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Vol. 6 No. 4 | Feb. 4, 2009
Composting returns to campus
In line with NAU's pledge to become a carbon neutral campus by 2020 comes a new program, or rather, a recycled program—composting.
In a collaboration between Dining Services, the Office of Sustainability and Students for Sustainable Living and Urban Gardening, also known as SSLUG, composting is being implemented at South Dining.
Unlike the old composting program, closed in 2003 because of costs and inadequate equipment, student volunteers run this smaller operation.
"This new composting program has a zero dollar operating budget. Students have volunteered to move the organic waste between the kitchen and the SSLUG garden," said Richard Baron, director of sustainability. "It's a great practical learning experience where students can literally get their hands dirty."
The project focuses on pre-consumer waste with the goal of reducing the amount of food waste sent to the landfill. It also reduces the environmental cost of transporting the waste and creates quality soil additions for the SSLUG garden.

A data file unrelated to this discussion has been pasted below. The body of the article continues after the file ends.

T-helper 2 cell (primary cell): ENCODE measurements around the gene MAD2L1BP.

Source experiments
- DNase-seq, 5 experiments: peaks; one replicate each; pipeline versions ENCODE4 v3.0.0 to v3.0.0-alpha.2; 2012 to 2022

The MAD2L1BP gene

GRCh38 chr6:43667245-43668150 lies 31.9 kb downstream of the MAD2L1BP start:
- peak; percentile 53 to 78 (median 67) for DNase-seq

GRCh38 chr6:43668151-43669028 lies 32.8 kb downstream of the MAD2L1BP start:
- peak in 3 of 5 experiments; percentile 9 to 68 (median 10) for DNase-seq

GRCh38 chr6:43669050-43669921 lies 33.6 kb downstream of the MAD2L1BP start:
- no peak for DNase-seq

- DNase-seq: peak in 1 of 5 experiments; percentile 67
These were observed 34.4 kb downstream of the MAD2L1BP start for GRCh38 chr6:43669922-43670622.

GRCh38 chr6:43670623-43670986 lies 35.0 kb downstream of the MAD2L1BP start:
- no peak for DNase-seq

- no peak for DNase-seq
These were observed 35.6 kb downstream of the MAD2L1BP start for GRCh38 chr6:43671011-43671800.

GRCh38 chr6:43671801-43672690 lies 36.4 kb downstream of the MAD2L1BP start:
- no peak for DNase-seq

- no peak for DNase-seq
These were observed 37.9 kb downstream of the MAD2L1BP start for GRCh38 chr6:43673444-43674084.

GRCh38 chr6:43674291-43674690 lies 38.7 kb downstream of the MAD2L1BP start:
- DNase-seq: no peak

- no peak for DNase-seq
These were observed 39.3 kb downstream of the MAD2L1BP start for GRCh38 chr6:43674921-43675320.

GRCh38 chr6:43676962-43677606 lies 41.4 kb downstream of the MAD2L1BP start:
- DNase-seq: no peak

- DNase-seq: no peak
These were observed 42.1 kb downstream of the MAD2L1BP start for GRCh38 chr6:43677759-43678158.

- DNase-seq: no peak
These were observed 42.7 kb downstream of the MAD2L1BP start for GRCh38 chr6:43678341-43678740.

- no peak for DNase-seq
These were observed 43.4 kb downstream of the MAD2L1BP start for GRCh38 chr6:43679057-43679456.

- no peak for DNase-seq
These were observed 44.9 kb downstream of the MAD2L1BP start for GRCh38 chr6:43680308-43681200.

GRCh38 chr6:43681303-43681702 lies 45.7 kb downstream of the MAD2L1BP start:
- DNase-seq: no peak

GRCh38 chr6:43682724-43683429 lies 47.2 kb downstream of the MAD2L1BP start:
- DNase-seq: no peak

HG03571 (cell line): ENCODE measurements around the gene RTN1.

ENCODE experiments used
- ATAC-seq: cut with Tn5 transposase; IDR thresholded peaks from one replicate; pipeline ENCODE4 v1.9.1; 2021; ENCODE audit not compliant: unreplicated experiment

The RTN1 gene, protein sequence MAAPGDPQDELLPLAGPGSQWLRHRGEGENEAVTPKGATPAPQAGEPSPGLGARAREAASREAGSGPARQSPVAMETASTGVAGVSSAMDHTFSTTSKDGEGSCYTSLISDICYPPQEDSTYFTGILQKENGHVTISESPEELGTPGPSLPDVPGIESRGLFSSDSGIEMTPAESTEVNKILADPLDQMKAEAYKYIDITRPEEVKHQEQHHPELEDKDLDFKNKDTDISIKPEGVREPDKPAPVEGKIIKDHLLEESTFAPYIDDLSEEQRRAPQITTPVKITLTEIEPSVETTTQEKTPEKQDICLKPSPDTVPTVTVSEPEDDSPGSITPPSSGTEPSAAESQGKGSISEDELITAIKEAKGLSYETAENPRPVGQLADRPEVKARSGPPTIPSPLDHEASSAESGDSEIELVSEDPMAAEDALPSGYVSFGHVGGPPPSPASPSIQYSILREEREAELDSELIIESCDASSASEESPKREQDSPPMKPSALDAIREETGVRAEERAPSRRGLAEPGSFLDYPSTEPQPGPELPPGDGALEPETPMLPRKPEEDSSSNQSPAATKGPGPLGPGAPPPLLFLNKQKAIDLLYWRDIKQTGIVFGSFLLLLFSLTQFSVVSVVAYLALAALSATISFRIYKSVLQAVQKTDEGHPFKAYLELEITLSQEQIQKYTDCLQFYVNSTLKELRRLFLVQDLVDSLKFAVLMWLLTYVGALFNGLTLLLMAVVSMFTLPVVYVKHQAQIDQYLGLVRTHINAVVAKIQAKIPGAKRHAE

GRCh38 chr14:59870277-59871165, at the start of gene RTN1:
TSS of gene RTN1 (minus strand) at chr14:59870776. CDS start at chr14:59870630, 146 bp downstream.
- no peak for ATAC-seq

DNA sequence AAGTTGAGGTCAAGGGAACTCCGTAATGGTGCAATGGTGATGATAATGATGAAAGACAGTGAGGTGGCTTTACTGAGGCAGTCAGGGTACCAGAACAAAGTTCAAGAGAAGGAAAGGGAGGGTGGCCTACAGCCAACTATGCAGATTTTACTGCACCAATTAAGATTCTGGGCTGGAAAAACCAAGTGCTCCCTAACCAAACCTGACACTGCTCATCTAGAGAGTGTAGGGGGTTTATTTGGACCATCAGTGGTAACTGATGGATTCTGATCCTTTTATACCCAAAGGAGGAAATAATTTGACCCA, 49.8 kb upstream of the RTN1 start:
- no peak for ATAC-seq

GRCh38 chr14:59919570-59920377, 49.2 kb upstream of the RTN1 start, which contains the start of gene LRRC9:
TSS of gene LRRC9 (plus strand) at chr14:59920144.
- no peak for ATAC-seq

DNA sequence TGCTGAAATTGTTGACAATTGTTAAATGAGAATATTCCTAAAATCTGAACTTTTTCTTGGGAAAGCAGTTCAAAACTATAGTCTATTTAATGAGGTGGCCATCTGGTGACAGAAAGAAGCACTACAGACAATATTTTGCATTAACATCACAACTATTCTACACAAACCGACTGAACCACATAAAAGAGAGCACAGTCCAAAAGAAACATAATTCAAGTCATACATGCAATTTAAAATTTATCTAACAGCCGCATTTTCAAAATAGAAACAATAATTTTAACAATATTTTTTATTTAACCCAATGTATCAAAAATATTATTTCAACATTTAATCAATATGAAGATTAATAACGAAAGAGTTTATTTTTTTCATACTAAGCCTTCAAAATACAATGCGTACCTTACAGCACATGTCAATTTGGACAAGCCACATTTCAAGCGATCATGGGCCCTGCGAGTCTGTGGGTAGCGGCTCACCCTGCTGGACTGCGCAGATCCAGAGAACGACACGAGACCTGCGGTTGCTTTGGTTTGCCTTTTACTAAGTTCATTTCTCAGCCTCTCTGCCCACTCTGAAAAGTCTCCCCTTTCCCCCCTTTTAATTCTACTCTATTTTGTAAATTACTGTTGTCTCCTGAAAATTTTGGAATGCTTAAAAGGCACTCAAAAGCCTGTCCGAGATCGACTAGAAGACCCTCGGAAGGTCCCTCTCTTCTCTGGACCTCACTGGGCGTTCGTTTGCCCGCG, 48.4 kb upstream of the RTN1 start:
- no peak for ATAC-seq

If the program succeeds, Ian Dixon-McDonald, SSLUG coordinator, hopes "the compost created can be used not only in the garden, but all around campus in flowerbeds, landscapes, etc."
Robert Chavez, director of environmental health and safety, said the composting program is a positive step toward campus sustainability.
"Composting on campus shows great support with respect to the institution’s commitment to sustainability,” Chavez said. “Any time we can reuse products and keep them out of the waste stream, we are making great strides."
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